By: Tony Best
“The way to get rid of these troops is to attack the main guard.”
The troops Crispus Attucks had in mind were English soldiers, one of whom fired the shot that ended the life of the first person to shed his blood in the struggle for American independence in 1770. Historians are divided over his early life, some saying he was born in Framingham in Massachusetts others contend he was from Barbados in the West Indies. Regardless of those conflicting details his justifiable presence in history books can’t be denied
“On that night, the foundation of American independence was laid,” was the way John Adams, a founding father described the events and the significance of the historic chapter in American history.
Ever since then, there has been a constant tug of war about the contribution of Blacks to the emergence of the United States as a sovereign country, free of English colonialism. And as the country celebrates yet another Independence Day anniversary on July 4, some factors are indisputable. The first is that Blacks were not simply present as hapless by-standers but were keen patriots, prepared as Attucks did to give their lives for freedom. Secondly, they have remained loyal to America.
They fought at Bunker Hill, shoulder to shoulder with whites who were rebelling against the English. Prince Hall, the founder of the first Black Mason Lodge and an advocate for the education of enslaved Blacks in Massachusetts, was among them. So too were Peter Salem, a member of the First Massachusetts Regiment, Pomp Fisk, Salem Poor and Seymour Burr who took on the Redcoats.
When George Washington crossed the Delaware River on a cold, windy night of December 25th, 1776 to attempt to capture the English Garrison at Trenton, Oliver Cromwell, a Black native of Burlington County in New Jersey, was among the 2,400 handpicked troops whose courage and daring caught the British by surprise. Never mind that when Washington organized the Continental Army in 1775 he forbade the recruitment of Blacks and the re-enlistment of “negroes” who had served at Lexington, Concord and Bunker Hill, only to be forced to change his mind when Lord Dunmore, the last English Governor of Virginia, offered Blacks their freedom in exchange for fighting against the rebels.
That brief recollection of the birth of this great nation and the vital role of African-Americans and people from the Caribbean in that brutal struggle for freedom illustrates the determination of Blacks, both men and women to fight for a cause, especially one that involved liberty. And their bravery was never in doubt.
The trouble is that they have seldom been rewarded for their efforts and when the benefits do come, there is usually a campaign to rewrite history or to denigrate Blacks. And the campaigns dating back to slavery, through the civil war and the Reconstruction have usually been violent and vicious.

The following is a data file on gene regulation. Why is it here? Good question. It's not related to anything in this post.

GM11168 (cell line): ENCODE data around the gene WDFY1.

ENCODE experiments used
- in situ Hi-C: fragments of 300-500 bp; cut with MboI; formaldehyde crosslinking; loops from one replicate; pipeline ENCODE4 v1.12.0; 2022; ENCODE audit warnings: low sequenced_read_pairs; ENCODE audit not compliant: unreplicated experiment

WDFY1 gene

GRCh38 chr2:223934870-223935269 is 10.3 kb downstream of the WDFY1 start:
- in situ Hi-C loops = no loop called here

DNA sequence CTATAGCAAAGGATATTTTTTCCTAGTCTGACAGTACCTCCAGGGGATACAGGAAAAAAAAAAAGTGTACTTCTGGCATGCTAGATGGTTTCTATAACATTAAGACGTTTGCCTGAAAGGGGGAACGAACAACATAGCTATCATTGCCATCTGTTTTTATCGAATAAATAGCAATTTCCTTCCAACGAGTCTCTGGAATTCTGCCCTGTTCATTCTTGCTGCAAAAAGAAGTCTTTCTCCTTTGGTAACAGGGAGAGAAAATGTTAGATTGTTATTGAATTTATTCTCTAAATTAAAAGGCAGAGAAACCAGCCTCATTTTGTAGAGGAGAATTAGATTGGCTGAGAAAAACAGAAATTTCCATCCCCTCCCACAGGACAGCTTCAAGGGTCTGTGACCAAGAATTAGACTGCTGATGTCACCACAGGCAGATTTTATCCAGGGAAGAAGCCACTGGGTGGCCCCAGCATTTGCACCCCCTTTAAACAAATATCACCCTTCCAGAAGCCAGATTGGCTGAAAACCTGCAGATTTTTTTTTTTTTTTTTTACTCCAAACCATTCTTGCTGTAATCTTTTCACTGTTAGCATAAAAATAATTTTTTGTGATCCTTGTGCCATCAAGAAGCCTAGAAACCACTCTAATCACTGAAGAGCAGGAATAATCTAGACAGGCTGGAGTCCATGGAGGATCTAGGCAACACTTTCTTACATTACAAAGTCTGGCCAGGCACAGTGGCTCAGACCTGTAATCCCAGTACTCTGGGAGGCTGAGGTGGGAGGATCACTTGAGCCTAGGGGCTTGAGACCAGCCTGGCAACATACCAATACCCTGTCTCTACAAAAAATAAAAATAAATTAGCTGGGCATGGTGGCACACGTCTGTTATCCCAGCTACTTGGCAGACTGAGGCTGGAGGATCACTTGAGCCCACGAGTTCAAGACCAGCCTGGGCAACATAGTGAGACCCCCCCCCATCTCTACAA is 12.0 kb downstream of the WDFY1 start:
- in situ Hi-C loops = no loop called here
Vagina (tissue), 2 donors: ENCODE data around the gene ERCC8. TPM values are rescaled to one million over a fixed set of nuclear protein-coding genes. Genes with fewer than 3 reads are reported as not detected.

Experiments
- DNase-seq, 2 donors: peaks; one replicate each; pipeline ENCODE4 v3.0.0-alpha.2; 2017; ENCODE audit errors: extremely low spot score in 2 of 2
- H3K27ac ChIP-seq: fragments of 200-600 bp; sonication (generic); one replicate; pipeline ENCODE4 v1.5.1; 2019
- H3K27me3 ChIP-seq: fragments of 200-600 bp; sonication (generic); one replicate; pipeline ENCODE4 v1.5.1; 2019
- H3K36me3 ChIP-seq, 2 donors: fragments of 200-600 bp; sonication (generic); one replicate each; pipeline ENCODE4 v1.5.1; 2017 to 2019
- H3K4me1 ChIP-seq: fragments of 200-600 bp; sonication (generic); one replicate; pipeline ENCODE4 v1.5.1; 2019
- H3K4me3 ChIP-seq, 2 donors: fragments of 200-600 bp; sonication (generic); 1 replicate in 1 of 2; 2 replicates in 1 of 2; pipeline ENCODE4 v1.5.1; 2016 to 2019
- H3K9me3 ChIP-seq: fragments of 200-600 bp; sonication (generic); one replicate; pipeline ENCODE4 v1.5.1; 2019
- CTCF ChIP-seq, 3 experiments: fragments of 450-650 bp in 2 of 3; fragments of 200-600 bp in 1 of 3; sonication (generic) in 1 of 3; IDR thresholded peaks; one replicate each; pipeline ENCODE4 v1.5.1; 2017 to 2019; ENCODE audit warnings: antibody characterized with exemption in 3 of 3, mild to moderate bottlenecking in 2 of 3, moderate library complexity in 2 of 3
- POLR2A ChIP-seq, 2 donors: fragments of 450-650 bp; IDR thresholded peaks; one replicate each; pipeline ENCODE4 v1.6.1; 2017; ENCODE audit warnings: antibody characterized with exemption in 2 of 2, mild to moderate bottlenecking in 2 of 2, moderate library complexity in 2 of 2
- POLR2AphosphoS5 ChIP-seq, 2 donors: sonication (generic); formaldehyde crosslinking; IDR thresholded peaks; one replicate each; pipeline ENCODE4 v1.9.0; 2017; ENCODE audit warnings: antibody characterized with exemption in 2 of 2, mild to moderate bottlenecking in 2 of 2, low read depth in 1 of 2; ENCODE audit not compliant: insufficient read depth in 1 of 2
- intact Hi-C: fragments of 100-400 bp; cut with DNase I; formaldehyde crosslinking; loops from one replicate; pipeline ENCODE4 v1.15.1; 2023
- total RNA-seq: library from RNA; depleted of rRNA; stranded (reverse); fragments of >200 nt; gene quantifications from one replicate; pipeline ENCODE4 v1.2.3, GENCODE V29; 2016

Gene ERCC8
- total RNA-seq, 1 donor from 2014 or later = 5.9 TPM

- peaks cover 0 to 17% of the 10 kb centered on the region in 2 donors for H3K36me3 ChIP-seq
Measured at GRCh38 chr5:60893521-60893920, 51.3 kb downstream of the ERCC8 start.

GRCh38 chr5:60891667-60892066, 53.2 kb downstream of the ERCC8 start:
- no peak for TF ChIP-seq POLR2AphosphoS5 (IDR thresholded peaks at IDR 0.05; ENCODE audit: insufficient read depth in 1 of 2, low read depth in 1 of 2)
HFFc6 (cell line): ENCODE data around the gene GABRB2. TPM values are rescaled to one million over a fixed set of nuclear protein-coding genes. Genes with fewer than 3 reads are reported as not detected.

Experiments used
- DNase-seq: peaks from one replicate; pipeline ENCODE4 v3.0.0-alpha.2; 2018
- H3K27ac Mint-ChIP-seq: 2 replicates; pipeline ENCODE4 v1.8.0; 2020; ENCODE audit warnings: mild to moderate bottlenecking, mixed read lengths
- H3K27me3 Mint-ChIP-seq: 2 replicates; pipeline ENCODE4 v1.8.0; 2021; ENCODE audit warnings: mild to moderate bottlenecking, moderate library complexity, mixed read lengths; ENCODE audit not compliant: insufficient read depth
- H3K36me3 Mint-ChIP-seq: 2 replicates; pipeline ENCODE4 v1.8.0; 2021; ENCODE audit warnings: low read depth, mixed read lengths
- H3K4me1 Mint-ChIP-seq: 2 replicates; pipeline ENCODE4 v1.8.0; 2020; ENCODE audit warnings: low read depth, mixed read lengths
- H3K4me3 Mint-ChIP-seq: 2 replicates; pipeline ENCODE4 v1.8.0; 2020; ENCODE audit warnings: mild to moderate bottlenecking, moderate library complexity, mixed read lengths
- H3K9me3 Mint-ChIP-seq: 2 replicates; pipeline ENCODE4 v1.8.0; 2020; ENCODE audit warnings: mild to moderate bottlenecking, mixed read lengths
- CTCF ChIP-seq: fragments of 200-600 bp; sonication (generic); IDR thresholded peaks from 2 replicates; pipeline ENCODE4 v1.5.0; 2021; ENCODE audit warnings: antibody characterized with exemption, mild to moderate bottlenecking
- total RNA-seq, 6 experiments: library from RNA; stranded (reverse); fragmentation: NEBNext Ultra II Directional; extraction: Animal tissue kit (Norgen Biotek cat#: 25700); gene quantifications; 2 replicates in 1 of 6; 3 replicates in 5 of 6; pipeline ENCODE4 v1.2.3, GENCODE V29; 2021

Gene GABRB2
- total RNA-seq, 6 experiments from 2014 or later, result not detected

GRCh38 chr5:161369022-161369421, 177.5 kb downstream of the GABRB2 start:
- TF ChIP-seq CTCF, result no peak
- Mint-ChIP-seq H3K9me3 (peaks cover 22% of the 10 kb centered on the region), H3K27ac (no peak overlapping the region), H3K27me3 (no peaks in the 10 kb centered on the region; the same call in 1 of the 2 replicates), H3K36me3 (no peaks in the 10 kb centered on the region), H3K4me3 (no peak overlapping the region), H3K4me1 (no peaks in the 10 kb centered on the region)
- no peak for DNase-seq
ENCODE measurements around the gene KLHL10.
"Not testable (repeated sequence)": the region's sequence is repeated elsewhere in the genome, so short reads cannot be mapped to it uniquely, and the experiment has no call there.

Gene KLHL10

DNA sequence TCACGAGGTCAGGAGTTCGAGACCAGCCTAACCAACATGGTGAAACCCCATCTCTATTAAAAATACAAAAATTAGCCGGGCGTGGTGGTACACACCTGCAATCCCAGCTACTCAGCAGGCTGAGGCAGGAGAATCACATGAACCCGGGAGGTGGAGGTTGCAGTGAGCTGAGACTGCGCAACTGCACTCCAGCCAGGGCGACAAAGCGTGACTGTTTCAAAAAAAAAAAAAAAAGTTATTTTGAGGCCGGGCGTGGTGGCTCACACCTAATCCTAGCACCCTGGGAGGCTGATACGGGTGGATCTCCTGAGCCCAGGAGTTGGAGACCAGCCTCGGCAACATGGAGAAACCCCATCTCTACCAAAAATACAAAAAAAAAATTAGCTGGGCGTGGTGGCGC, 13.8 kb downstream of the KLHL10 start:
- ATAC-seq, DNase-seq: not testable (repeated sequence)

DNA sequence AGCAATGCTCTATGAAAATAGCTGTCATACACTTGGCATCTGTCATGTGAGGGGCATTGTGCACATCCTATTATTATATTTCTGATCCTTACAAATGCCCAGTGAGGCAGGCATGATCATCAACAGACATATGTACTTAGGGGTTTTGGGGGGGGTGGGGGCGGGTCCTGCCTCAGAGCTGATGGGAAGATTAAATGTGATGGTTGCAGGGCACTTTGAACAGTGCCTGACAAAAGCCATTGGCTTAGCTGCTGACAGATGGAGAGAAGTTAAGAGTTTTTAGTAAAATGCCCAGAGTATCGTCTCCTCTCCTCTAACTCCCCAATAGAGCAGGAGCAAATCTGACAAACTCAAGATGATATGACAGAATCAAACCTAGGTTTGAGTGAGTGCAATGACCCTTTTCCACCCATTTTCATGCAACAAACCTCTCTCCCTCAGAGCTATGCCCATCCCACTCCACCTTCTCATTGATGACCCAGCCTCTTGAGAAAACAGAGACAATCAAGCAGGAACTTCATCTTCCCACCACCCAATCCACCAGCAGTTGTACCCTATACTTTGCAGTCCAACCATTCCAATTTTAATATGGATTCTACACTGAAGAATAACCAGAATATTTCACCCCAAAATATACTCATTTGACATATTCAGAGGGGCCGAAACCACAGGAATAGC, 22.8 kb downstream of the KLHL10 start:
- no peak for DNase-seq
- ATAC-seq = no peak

Four years after President Barack Obama, an outstanding public figure, a leader whose integrity, skill and commitment to the cause of humanity and the country can’t be questioned, there are the constant questions about his birth and truthfulness. No President in living memory has ever been treated in such an atrocious fashion despite the absence of any evidence to show him up as a person lacking in honor. The root of his troubles with his political opponents is the color of his skin, pure and simple.
Today, the paradox of having a Black President and the widespread but muted acceptance of racism brings back memories of the meeting of the April 1776 meeting of the Continental Congress which voted to halt slavery but retained the abhorrent practice. It was kept on the statute books as an awful fact of life for hundreds of thousands of enslaved men, women and children for almost a century before its abolition. The paradox was even more glaring back then when the white colonists pressed their demands for liberty from but many of them owned slaves.
But in much the same way that the enslaved fought for an end to colonialism, they are continuing the noble struggle for equality and the right to be treated with dignity in their homes, places of employment and in the nation’s classrooms. The worst environment for learning in 2012 can be found in predominantly Black schools. The nation’s jails, crammed with more than1 million inmates have a disproportionate share of people of color behind bars. Black unemployment rates in major cities and rural areas are often twice the size of white joblessness; and New York City’s stop and frisk policies strikes hard at Blacks and Hispanics, both in terms of young people detained and those actually charged with a crime.
Yes, the nation has made major strides that have resulted in people of color moving up the socio-economic ladder. But as the nation celebrates independence it’s obvious that more needs to be done to eliminate the specter of inequality.